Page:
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The 2017 Lathom House excavation will be directed by Stephen Baldwin who is a professional heritage consultant and director of Bluestone Archaeology. Stephen has run his own independent practice since 2003. He has over 20 years’ experience in research and field archaeology. In 1997-2009 he directed a long-term archaeological research project at the regionally and nationally important Lathom House site which revealed structural evidence to confirm, for the first time since its civil war destruction, the exact location of the medieval palace fortress of the Stanley family, earls of Derby. In 2006 he supervised an international research archaeological excavation for Liverpool University at the Thracian emporion, Pistiros in Septemvri, Bulgaria.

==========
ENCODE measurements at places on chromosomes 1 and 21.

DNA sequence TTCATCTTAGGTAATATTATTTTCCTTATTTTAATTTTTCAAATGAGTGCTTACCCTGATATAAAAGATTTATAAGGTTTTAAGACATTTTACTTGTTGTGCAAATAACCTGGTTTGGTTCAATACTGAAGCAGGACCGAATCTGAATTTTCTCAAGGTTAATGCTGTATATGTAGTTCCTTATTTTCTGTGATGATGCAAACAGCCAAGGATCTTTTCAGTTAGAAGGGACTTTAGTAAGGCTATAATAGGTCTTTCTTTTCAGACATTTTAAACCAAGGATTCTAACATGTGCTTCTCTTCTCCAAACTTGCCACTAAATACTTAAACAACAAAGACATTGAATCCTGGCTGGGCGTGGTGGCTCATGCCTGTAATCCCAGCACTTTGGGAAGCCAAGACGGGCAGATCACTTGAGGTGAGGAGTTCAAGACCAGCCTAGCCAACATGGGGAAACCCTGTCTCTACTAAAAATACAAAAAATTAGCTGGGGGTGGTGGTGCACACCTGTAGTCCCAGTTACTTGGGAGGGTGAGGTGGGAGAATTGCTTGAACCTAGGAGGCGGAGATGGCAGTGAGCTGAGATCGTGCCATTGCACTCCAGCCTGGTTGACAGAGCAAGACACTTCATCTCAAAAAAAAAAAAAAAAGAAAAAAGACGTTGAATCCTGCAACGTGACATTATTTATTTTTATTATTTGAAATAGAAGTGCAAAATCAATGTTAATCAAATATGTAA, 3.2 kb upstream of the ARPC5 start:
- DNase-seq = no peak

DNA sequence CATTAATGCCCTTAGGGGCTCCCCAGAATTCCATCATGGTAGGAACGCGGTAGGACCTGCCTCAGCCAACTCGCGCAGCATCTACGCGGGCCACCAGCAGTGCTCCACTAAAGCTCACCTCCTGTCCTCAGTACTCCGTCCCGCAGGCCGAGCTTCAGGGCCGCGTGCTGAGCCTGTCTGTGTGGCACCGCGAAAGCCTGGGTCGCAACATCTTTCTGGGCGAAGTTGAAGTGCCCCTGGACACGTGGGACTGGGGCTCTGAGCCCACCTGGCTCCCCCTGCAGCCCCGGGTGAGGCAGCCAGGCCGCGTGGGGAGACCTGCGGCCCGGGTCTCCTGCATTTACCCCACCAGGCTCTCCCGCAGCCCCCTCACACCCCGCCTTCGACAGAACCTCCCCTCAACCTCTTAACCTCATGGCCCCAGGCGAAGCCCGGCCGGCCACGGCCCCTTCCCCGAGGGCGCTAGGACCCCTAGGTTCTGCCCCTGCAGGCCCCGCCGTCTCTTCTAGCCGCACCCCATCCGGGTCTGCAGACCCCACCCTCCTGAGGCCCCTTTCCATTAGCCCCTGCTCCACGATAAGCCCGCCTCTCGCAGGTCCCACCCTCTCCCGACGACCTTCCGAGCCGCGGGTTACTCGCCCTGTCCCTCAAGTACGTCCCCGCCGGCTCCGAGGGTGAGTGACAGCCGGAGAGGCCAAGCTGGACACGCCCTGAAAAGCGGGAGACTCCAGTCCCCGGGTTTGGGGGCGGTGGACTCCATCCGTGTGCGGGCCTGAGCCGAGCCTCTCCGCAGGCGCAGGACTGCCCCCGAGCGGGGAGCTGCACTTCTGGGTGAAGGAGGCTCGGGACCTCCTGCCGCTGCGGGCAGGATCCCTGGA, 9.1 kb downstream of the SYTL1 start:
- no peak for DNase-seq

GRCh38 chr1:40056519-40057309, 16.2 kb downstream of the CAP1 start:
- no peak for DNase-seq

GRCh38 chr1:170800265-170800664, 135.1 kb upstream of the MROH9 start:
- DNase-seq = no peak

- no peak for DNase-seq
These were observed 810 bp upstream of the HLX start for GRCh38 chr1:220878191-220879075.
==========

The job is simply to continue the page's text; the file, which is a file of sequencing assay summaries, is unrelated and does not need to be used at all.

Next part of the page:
The 2017 post-excavation programme will be managed by Dr Rob Philpott, who is an archaeological consultant and a director of Bluestone Archaeology. He is also a part-time Research Assistant in the Department of Archaeology, Classics and Egyptology and a part-time Continuing Education lecturer at the University of Liverpool. He was head of Archaeology at National Museums Liverpool until 2015. He has been involved for three decades in research into the Romano-British and later rural settlement in lowland North West, through aerial reconnaissance, fieldwalking and excavation, and has excavated and published a number of Roman, medieval and post-medieval sites in the region. He has a research interest in the post-medieval ceramics from the North West of England. Recent publications include editing and contributing to a monograph on excavations on ceramic manufacturing sites at Rainford near St Helens.